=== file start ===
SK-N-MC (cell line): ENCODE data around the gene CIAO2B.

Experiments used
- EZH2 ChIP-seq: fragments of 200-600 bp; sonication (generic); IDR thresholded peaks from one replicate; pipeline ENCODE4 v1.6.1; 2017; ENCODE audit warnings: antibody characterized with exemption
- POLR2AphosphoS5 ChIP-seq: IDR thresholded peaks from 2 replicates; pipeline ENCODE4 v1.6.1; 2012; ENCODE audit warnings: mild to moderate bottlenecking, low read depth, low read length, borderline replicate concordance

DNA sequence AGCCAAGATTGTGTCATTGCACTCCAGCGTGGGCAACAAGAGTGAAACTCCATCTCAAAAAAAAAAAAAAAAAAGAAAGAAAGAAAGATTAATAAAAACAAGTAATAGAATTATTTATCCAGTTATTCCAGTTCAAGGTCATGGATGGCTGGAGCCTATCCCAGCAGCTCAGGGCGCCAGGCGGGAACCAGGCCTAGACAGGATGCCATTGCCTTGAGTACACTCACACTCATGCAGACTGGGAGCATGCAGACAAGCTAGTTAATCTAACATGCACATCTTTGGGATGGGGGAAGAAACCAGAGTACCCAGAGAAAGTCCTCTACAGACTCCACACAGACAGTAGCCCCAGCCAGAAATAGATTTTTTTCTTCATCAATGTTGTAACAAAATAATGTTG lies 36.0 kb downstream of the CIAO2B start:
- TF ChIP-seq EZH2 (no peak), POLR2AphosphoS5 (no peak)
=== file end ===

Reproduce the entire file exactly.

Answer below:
SK-N-MC (cell line): ENCODE data around the gene CIAO2B.

Experiments used
- EZH2 ChIP-seq: fragments of 200-600 bp; sonication (generic); IDR thresholded peaks from one replicate; pipeline ENCODE4 v1.6.1; 2017; ENCODE audit warnings: antibody characterized with exemption
- POLR2AphosphoS5 ChIP-seq: IDR thresholded peaks from 2 replicates; pipeline ENCODE4 v1.6.1; 2012; ENCODE audit warnings: mild to moderate bottlenecking, low read depth, low read length, borderline replicate concordance

DNA sequence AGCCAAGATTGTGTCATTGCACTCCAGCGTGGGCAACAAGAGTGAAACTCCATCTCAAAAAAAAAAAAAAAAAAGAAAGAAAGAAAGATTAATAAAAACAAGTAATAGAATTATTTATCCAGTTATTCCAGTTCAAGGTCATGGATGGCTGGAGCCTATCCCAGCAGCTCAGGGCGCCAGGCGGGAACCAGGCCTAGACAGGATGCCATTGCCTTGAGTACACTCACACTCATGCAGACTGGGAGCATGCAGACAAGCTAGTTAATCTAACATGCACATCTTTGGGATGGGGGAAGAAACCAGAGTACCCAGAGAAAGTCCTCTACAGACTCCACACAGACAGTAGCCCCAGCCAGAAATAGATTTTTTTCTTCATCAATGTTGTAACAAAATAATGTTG lies 36.0 kb downstream of the CIAO2B start:
- TF ChIP-seq EZH2 (no peak), POLR2AphosphoS5 (no peak)